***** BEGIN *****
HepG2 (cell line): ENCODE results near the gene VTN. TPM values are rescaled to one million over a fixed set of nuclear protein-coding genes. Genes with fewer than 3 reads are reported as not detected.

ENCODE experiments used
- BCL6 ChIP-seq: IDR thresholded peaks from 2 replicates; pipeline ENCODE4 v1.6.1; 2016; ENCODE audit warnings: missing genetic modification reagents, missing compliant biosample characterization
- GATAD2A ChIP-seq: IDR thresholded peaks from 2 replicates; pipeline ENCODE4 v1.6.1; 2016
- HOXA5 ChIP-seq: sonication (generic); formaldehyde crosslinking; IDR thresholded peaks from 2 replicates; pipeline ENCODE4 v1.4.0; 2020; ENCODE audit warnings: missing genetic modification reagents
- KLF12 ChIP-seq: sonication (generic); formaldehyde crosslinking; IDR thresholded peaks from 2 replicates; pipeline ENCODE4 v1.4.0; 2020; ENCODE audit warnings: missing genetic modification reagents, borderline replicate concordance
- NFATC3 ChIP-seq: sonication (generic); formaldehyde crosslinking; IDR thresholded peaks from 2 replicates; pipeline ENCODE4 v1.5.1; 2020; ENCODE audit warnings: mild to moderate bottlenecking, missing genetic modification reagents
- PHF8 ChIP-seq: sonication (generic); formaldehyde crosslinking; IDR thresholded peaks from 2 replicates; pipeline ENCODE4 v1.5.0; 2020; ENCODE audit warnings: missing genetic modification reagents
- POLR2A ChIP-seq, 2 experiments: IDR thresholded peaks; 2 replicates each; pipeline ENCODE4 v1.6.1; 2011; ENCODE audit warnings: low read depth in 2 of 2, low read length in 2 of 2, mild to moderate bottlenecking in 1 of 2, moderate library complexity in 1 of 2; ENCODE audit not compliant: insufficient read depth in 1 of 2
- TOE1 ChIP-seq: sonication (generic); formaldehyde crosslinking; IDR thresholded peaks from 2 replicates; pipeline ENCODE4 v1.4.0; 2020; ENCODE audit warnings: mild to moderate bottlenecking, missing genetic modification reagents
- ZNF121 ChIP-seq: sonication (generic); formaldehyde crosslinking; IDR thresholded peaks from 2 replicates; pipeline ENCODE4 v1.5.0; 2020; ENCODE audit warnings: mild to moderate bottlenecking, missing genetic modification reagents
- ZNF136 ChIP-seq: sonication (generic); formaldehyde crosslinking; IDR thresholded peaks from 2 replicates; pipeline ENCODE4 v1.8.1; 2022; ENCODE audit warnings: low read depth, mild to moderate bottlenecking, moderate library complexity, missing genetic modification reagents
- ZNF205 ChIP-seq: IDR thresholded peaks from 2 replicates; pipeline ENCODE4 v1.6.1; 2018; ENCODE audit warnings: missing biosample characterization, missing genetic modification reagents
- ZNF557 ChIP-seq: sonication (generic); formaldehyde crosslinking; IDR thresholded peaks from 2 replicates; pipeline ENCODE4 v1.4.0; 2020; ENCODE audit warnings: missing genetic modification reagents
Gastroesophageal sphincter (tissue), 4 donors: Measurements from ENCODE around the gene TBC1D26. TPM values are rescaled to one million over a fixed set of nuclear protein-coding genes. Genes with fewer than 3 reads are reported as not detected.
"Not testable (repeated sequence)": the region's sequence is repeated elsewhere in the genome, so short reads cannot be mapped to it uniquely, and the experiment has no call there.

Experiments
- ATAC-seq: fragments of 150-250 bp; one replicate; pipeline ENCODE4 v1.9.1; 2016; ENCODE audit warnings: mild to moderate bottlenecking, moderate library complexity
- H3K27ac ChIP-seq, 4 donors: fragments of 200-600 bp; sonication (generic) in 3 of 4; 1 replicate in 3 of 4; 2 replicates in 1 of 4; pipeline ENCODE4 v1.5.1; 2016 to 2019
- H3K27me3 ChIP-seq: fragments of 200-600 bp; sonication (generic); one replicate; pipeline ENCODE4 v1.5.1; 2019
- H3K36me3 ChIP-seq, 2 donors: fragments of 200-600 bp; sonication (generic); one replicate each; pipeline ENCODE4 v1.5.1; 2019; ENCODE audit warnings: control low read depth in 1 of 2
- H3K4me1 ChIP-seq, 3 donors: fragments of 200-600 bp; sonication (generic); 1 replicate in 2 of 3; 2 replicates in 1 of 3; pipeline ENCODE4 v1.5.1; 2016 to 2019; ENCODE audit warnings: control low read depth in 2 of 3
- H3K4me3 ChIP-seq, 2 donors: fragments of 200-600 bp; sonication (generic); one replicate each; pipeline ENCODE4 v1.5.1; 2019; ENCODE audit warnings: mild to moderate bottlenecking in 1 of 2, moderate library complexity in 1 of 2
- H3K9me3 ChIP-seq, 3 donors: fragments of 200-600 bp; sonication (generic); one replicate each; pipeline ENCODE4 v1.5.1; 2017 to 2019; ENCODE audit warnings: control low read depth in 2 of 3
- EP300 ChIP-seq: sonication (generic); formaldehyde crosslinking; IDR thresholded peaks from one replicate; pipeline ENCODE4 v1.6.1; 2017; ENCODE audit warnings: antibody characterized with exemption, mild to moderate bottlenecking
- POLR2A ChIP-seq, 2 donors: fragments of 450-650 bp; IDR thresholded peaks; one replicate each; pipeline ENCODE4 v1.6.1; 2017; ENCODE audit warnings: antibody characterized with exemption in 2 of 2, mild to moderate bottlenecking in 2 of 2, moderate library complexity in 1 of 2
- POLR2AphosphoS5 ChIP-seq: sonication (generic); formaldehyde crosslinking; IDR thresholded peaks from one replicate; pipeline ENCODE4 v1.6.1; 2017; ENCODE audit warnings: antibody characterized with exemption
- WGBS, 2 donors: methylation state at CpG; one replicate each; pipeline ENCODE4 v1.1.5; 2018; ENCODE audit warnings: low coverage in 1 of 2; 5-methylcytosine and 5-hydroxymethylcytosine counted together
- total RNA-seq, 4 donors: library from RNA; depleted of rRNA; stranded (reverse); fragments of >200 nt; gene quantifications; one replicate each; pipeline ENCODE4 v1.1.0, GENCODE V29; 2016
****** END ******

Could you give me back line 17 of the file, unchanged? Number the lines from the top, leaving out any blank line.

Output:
Experiments